Imagine that you’re firing off an angry reply to your brother-in-law’s snarky political jibe and, as you type, a little thought balloon pops up and asks you if you really want to post that comment. Perhaps the AI even suggests language that makes your point in a less confrontational way.
“To me, the most significant issue with social media is uniform and transparent applications of a platform’s ‘community standards,'” said Terrasi.
“At this point, people seem to have not just conceded that social media puts limits on online speech, but have actually welcomed certain forms of what is, at the end of the day, censorship,” he pointed out.
“Whether it’s removing Islamic State (ISIS) content at the behest of the Obama administration, or social media cracking down on disinformation in the face of vociferous pressure from their users, policing certain kinds of speech on social media is a practice that users truly want,” Terrasi maintained.
“However, what we’re finding, both historically and presently, is that social media companies do not enforce their standards uniformly, and a lot of users — activists especially — feel that they are being dealt with more harshly than other users who have committed more grave infractions,” he said.
“It’s gotten to the point where different political factions believe that a given social media platform is secretly carrying water for their opponents, which at the very least creates a toxic atmosphere for discourse,” Terrasi observed.
“About 100 years ago, Supreme Court Justice Oliver Wendell Holmes Jr. wrote the defining standard for free speech,” said Denis Pombriant.
“It had something to do with issuing propaganda during wartime. Holmes said that the speech much present a clear and present danger to society for society to take action against it. That’s where we get the idea that free speech or not, you can’t yell ‘fire’ in a crowded theater. It makes sense,” he continued.
“Using that standard, there are many things happening on social media today that violate the standard set by Holmes. Rather than regulating speech per se, which is a never-ending pit to fall into, if we applied simple structures that have worked well for centuries already, we could reduce the problem to a minimum without trampling anyone’s rights,” Pombriant suggested.
The Self-Policing Approach
One of the underlying problems with social media is the internal corruption of the platforms that is attributable to runaway greed, suggested Pombriant.
“The CEOs represent a new gilded age,” he remarked.
“Social media has a business model problem that will be solved when they are broken up into platforms and apps,” Pombriant suggested.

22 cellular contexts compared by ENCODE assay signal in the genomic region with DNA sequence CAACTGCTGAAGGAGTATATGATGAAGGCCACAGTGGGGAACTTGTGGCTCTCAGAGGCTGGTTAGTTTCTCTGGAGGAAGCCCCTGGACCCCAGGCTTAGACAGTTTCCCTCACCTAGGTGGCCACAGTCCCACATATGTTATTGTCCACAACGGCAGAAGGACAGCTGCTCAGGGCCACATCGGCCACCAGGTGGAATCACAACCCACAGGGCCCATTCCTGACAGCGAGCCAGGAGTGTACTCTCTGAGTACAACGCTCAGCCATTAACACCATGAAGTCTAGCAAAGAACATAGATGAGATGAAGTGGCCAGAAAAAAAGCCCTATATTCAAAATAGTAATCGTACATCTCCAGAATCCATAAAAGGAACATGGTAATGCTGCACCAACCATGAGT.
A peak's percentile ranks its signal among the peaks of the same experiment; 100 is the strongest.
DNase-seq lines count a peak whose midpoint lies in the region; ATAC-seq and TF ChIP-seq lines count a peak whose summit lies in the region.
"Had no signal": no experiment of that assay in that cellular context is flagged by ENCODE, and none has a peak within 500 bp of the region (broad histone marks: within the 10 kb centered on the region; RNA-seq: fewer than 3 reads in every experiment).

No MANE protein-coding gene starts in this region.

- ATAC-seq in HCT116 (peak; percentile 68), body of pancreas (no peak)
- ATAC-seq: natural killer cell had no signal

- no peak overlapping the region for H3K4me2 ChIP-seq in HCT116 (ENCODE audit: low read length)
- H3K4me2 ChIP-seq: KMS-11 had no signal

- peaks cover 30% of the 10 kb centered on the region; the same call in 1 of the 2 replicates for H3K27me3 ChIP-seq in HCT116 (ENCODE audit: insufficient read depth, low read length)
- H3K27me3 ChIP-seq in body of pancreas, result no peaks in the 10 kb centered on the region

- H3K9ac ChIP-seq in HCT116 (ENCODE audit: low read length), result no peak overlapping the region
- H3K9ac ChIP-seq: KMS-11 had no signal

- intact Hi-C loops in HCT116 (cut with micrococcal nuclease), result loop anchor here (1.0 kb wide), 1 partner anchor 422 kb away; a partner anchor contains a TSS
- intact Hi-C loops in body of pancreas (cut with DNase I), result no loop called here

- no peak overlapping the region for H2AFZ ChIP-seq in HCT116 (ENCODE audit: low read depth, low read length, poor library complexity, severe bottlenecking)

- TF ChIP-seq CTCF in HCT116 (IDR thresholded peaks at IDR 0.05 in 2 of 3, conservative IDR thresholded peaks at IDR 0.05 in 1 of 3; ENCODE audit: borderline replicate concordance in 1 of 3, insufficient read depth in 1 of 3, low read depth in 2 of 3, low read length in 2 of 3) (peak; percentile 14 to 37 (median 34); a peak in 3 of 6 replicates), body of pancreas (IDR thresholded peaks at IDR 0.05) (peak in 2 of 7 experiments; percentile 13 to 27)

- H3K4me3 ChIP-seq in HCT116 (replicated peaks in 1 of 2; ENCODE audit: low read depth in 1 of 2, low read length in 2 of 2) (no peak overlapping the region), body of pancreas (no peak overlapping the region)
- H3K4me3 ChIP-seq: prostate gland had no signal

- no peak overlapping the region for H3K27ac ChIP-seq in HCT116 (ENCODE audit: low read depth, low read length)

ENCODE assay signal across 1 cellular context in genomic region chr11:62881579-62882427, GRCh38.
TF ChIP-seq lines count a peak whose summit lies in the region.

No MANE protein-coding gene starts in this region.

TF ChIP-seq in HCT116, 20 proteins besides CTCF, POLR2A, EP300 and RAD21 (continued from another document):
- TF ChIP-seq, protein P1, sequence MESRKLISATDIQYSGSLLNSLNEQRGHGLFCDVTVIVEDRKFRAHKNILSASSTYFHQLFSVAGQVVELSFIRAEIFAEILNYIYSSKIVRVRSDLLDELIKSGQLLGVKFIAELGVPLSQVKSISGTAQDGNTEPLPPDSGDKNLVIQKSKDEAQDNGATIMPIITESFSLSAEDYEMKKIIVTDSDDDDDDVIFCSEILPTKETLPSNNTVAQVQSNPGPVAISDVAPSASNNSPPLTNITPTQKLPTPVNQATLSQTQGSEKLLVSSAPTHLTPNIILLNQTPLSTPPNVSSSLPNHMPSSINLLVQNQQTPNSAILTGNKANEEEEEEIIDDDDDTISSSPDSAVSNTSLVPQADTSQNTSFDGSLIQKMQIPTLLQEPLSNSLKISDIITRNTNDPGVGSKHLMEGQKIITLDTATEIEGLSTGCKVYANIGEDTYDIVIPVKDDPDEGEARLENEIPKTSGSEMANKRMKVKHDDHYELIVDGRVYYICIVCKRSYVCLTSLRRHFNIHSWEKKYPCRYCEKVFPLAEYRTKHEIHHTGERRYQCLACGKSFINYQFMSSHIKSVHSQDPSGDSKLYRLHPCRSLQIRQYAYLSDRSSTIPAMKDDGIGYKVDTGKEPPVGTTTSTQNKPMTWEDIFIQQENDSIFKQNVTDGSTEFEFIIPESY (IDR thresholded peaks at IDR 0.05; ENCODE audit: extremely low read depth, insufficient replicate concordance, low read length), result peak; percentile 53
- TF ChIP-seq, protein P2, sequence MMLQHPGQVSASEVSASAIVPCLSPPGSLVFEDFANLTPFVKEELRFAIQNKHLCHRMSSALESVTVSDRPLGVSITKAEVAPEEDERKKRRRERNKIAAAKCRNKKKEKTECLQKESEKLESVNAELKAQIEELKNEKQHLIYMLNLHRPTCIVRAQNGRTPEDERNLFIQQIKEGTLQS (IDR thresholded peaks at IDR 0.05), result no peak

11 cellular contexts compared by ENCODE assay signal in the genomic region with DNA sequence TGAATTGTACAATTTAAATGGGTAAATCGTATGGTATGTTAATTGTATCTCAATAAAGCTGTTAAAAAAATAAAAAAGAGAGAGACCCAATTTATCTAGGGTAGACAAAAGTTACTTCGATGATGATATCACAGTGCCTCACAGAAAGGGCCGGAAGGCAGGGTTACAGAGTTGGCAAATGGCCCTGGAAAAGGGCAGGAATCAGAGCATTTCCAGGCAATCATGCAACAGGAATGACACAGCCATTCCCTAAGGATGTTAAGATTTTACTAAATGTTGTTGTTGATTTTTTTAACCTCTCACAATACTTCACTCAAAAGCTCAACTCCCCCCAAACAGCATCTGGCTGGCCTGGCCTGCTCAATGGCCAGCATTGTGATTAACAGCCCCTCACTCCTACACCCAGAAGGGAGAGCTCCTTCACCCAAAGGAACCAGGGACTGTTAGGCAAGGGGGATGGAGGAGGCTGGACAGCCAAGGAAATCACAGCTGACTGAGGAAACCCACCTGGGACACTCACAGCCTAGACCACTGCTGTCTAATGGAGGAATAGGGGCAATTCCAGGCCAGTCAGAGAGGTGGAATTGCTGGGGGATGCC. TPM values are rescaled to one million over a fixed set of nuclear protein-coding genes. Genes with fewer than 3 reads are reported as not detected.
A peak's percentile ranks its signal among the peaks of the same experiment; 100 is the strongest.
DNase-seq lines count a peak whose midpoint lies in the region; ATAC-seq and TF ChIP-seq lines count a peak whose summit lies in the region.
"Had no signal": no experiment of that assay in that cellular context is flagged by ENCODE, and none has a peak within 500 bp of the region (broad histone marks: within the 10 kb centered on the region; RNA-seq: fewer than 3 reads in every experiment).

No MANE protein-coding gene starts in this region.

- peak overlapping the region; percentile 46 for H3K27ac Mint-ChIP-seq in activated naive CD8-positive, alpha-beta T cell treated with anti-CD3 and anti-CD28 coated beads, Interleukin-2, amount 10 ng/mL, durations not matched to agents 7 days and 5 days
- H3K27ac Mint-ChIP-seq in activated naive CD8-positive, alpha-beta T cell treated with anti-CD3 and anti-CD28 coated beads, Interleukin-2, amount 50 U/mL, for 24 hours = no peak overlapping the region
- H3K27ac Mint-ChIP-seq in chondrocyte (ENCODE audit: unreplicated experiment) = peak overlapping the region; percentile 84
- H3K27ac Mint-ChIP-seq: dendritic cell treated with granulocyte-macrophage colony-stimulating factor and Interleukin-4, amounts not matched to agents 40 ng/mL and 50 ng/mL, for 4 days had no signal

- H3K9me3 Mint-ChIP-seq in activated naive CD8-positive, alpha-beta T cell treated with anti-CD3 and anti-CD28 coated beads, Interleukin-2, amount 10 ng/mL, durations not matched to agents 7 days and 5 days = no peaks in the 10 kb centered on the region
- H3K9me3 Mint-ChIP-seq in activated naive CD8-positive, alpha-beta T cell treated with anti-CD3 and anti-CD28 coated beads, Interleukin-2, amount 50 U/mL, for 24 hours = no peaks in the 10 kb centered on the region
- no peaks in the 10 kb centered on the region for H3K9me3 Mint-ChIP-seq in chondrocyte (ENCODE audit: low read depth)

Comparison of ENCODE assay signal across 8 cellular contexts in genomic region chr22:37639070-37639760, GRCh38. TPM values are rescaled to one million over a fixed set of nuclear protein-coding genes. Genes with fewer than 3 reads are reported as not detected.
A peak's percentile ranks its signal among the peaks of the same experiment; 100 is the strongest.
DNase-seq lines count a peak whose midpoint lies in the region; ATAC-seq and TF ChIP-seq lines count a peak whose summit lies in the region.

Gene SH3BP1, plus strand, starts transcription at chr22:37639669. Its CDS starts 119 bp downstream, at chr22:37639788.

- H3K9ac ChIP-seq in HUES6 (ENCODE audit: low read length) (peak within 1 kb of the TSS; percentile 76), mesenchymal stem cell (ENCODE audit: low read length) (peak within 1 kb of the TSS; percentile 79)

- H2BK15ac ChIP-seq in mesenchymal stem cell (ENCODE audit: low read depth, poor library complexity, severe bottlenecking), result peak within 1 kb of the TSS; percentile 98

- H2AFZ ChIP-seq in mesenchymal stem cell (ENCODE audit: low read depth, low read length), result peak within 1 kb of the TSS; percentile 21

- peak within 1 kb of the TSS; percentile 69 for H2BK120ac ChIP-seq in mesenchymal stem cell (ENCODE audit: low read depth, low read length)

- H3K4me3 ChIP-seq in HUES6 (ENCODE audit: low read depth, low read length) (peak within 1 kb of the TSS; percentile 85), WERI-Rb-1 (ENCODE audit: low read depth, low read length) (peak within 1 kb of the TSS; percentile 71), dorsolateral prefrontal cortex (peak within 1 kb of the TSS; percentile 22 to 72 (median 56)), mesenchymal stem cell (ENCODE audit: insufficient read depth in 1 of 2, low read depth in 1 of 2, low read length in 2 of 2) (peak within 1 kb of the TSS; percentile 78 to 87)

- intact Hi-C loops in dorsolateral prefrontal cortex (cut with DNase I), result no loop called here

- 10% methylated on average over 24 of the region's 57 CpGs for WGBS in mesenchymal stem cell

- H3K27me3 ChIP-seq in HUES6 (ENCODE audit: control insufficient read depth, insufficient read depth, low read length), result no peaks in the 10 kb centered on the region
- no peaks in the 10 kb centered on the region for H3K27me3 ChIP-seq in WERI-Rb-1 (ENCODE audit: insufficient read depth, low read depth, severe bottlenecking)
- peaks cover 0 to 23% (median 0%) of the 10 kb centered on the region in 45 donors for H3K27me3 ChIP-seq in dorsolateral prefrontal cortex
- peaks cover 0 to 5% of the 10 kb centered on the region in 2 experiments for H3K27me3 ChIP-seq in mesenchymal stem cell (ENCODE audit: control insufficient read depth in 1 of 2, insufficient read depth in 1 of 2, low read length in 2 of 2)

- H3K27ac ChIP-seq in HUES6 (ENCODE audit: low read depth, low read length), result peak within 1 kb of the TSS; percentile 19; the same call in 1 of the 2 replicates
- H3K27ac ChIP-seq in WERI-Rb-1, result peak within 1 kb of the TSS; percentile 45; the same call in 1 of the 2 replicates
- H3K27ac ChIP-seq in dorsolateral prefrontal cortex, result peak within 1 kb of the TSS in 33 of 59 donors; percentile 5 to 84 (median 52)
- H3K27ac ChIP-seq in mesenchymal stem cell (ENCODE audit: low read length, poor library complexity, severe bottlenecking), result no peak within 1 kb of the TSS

Further, like other professional organizations that police themselves, social media platforms should be subjected to certification and licensing for professional participation, he argued.
“This works well for all kinds of occupations, from doctors and lawyers to electricians and barbers. You can cut your own hair, you can wire a socket in your own home, you can treat your own cold without professional intervention — but if you want to do any of those things for others you need a license,” Pombriant noted.
“Social media for personal use should not require any form of licensing, but when organizations use it to influence the public it is reasonable to require them to have demonstrated competency up to and including identifying who they are unambiguously,” he said.
“How many social media ills could be solved right now with just minimal transparency? Not having that transparency is the core of a clear and present danger,” maintained Pombriant.
“I see what you’re saying, Denis, and it seems very elegant on paper, but I don’t see that working in practice — at least in the realm of political speech, which produced the consternation that precipitated the present vigorous public discourse on online speech,” Terrasi responded.
“If corporate or governmental political actors identified themselves as such, then we could by all means require licensing on their part,” he agreed.
“The reality, though, is that nothing will compel these actors to do any such thing. If, for instance, a private sector entity with fringe political agendas wants to incept its narrative, they will just get people to create accounts and generate content under the pretense that they are individuals sharing their sincerely held personal beliefs,” Terrasi said.
“There is literally no way to police this practice, short of shaking down every user of every account and investigating the possibility that they represent some entity other than themselves,” he pointed out.